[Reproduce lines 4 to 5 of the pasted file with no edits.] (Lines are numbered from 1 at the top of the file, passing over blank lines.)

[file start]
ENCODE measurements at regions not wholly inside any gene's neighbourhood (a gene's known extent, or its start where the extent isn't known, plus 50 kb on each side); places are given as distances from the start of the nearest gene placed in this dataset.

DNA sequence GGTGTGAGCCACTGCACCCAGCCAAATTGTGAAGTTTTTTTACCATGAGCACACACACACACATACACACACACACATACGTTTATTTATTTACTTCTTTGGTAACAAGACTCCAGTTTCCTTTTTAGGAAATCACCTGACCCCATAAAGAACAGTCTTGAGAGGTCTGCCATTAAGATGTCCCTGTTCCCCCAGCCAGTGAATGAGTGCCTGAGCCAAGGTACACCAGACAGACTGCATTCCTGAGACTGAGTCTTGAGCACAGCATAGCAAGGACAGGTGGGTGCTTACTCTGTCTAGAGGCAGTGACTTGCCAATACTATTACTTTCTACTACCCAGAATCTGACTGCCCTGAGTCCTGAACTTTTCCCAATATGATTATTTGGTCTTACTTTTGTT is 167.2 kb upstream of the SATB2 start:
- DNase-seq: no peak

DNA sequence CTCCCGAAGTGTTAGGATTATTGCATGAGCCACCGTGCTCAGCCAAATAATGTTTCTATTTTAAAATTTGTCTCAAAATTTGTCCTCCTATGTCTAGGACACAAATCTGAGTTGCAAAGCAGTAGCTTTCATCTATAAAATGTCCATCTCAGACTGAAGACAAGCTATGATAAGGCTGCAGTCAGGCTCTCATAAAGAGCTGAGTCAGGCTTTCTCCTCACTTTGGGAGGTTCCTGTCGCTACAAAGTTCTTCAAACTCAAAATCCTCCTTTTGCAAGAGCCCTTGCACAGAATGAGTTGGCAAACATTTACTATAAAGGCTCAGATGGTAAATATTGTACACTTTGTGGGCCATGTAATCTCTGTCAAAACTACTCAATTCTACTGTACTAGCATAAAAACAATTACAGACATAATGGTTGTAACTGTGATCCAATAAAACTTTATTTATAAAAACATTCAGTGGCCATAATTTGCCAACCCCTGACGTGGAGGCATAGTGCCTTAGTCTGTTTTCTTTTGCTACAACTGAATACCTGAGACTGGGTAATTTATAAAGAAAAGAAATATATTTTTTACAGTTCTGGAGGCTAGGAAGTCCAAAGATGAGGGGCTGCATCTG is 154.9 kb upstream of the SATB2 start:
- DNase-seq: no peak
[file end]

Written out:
DNA sequence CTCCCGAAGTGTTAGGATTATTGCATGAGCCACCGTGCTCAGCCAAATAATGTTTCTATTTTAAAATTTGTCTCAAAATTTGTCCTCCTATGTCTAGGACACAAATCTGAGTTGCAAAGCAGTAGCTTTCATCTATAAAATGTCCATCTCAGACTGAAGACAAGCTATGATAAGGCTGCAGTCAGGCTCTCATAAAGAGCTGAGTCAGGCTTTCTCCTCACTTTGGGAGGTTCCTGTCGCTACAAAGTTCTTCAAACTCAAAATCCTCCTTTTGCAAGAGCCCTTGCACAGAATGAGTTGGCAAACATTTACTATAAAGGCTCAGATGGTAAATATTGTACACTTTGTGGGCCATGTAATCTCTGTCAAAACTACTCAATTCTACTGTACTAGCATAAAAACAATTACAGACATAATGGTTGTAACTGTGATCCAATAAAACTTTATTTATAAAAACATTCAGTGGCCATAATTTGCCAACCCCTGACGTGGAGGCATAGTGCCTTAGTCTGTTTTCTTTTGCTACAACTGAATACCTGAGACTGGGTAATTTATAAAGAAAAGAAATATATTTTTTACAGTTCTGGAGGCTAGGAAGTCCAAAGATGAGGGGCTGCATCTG is 154.9 kb upstream of the SATB2 start:
- DNase-seq: no peak